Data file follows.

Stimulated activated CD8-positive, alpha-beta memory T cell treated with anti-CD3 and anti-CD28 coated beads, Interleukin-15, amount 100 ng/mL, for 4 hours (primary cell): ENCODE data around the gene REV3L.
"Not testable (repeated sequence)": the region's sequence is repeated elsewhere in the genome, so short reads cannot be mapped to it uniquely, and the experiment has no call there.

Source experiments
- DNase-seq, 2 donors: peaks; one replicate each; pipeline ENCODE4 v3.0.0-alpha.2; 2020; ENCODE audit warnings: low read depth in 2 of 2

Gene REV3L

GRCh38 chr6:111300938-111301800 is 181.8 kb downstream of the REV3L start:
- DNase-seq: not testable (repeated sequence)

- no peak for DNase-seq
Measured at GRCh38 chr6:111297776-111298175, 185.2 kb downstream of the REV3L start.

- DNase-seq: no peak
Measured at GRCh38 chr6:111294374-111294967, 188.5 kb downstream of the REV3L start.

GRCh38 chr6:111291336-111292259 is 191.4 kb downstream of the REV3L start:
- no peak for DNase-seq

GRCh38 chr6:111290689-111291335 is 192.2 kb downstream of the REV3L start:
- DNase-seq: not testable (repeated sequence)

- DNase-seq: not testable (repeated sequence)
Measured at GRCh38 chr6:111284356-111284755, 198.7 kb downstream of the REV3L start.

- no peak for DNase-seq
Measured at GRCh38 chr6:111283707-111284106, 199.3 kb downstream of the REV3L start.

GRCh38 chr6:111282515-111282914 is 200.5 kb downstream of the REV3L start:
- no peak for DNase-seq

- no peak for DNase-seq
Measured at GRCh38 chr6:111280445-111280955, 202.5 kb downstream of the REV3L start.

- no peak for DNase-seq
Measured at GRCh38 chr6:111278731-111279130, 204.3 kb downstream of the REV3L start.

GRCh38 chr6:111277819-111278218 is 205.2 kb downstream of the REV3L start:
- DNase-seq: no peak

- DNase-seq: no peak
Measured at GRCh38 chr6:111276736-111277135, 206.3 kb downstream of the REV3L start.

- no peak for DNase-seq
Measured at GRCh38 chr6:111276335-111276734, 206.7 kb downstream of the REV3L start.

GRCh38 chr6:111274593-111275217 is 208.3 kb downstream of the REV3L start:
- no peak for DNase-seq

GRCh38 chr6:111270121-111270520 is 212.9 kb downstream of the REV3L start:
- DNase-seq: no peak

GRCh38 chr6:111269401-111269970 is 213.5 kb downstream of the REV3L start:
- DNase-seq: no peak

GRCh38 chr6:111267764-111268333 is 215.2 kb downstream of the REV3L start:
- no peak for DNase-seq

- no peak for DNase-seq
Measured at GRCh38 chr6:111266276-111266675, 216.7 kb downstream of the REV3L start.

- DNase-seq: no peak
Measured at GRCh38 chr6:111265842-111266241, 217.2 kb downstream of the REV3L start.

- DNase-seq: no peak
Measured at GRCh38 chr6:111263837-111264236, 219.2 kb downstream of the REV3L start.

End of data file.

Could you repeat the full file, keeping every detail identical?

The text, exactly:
Stimulated activated CD8-positive, alpha-beta memory T cell treated with anti-CD3 and anti-CD28 coated beads, Interleukin-15, amount 100 ng/mL, for 4 hours (primary cell): ENCODE data around the gene REV3L.
"Not testable (repeated sequence)": the region's sequence is repeated elsewhere in the genome, so short reads cannot be mapped to it uniquely, and the experiment has no call there.

Source experiments
- DNase-seq, 2 donors: peaks; one replicate each; pipeline ENCODE4 v3.0.0-alpha.2; 2020; ENCODE audit warnings: low read depth in 2 of 2

Gene REV3L

GRCh38 chr6:111300938-111301800 is 181.8 kb downstream of the REV3L start:
- DNase-seq: not testable (repeated sequence)

- no peak for DNase-seq
Measured at GRCh38 chr6:111297776-111298175, 185.2 kb downstream of the REV3L start.

- DNase-seq: no peak
Measured at GRCh38 chr6:111294374-111294967, 188.5 kb downstream of the REV3L start.

GRCh38 chr6:111291336-111292259 is 191.4 kb downstream of the REV3L start:
- no peak for DNase-seq

GRCh38 chr6:111290689-111291335 is 192.2 kb downstream of the REV3L start:
- DNase-seq: not testable (repeated sequence)

- DNase-seq: not testable (repeated sequence)
Measured at GRCh38 chr6:111284356-111284755, 198.7 kb downstream of the REV3L start.

- no peak for DNase-seq
Measured at GRCh38 chr6:111283707-111284106, 199.3 kb downstream of the REV3L start.

GRCh38 chr6:111282515-111282914 is 200.5 kb downstream of the REV3L start:
- no peak for DNase-seq

- no peak for DNase-seq
Measured at GRCh38 chr6:111280445-111280955, 202.5 kb downstream of the REV3L start.

- no peak for DNase-seq
Measured at GRCh38 chr6:111278731-111279130, 204.3 kb downstream of the REV3L start.

GRCh38 chr6:111277819-111278218 is 205.2 kb downstream of the REV3L start:
- DNase-seq: no peak

- DNase-seq: no peak
Measured at GRCh38 chr6:111276736-111277135, 206.3 kb downstream of the REV3L start.

- no peak for DNase-seq
Measured at GRCh38 chr6:111276335-111276734, 206.7 kb downstream of the REV3L start.

GRCh38 chr6:111274593-111275217 is 208.3 kb downstream of the REV3L start:
- no peak for DNase-seq

GRCh38 chr6:111270121-111270520 is 212.9 kb downstream of the REV3L start:
- DNase-seq: no peak

GRCh38 chr6:111269401-111269970 is 213.5 kb downstream of the REV3L start:
- DNase-seq: no peak

GRCh38 chr6:111267764-111268333 is 215.2 kb downstream of the REV3L start:
- no peak for DNase-seq

- no peak for DNase-seq
Measured at GRCh38 chr6:111266276-111266675, 216.7 kb downstream of the REV3L start.

- DNase-seq: no peak
Measured at GRCh38 chr6:111265842-111266241, 217.2 kb downstream of the REV3L start.

- DNase-seq: no peak
Measured at GRCh38 chr6:111263837-111264236, 219.2 kb downstream of the REV3L start.